Iqaluktuuq (Ekalluk River) is the Inuinnaqtun name for a short section of river that drains Tahiryuaq (Ferguson Lake) (see map facing). The group of Inuit families whose homeland was centred on Iqaluktuuq are called the Iqaluktuurmiut or “people of Iqaluktuuq”. This short river was very important to the Iqaluktuurmiut because of the rich runs of char that occur here annually in the spring and in the fall. It was also very important because the area formed a natural funnel for caribou migrating south between the enormous lake Tahiryuaq to the East and the ocean to the West. In good years the Iqaluktuuq area provided ample opportunity to accumulate enough fish, caribou and caribou skins to enable Iqaluktuurmiut to be well fed and clothed while hunting seals through the long winter season. Iqaluktuuq formed such a strategic location for subsistence life in the region, that there is archaeological evidence for the area being continuously occupied for four thousand years.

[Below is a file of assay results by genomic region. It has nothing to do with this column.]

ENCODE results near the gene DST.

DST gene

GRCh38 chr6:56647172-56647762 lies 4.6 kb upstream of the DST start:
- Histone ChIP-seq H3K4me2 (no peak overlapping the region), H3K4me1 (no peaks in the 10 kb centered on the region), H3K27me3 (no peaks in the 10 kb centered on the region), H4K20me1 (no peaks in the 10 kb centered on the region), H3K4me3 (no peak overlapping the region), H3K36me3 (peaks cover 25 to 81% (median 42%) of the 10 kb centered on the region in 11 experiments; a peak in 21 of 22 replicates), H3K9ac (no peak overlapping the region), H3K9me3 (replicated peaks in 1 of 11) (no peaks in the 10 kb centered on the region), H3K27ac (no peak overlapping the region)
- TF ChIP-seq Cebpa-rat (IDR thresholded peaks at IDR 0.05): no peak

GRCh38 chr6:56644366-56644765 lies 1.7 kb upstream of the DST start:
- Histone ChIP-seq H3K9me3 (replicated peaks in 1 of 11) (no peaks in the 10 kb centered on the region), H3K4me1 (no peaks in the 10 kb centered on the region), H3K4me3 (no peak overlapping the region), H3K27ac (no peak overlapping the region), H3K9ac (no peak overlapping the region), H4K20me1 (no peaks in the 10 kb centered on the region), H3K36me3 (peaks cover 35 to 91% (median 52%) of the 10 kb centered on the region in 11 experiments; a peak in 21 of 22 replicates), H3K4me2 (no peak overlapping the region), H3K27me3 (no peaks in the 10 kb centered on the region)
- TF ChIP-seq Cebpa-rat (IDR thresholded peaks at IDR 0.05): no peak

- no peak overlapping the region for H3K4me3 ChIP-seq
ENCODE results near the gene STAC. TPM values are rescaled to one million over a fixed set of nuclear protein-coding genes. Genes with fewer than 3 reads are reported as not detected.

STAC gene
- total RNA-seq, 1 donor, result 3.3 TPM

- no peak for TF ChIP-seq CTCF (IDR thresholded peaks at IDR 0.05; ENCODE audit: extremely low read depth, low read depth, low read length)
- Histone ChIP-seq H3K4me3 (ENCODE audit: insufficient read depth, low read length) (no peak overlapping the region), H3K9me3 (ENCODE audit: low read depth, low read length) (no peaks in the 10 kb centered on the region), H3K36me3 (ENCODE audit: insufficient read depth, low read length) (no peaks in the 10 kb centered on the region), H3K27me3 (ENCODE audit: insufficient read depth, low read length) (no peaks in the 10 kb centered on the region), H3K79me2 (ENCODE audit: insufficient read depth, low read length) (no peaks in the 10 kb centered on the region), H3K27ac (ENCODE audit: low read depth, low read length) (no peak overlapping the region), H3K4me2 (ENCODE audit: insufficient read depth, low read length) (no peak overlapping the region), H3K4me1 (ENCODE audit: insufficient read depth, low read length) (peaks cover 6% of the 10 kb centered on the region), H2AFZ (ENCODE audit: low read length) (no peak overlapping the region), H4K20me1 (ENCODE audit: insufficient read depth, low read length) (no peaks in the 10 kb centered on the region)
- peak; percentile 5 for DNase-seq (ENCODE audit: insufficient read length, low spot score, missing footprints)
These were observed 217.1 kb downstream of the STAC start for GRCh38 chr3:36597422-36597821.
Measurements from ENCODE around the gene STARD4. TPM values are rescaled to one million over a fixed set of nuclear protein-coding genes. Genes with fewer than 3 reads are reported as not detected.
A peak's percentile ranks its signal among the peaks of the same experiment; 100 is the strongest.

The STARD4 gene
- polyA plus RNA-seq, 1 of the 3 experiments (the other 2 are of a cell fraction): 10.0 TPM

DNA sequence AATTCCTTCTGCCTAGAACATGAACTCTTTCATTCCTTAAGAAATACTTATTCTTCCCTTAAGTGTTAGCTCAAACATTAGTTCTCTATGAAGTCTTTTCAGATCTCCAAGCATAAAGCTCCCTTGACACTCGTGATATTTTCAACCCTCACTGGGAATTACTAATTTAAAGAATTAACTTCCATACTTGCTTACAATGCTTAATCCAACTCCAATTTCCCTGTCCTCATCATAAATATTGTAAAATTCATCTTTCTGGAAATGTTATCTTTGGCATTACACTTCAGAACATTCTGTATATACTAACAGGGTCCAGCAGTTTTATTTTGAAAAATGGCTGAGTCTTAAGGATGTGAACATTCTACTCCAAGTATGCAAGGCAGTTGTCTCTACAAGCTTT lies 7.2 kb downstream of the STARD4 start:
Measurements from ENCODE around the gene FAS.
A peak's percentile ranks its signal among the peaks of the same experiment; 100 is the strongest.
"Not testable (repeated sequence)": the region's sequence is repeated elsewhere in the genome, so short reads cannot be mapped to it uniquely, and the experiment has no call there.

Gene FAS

Frank Analok at Iqaluktuuq, 2000 (Kim Crockatt).
“A long time ago I remember living in Iqaluktuuq as a young boy. There were people here a long time ago as there are some old campsites…Right now the campsites are overgrown with grass and the rocks and paths are also covered. At these campsites people used to go spearing fish starting early in the morning as I remember it. They did not even have anything to drink or eat. They would go to the fishing spots while the fish were running in order to stock up for the winter by spearing fish. They did not have nets. They buried fish in the rocks and dried them also. While the men were fishing the women would bring them dried fish and fish heads to eat. They would fish until it got dark and then they would go home” (Frank Analok at Iqaluktuuq, July 5th, 2000).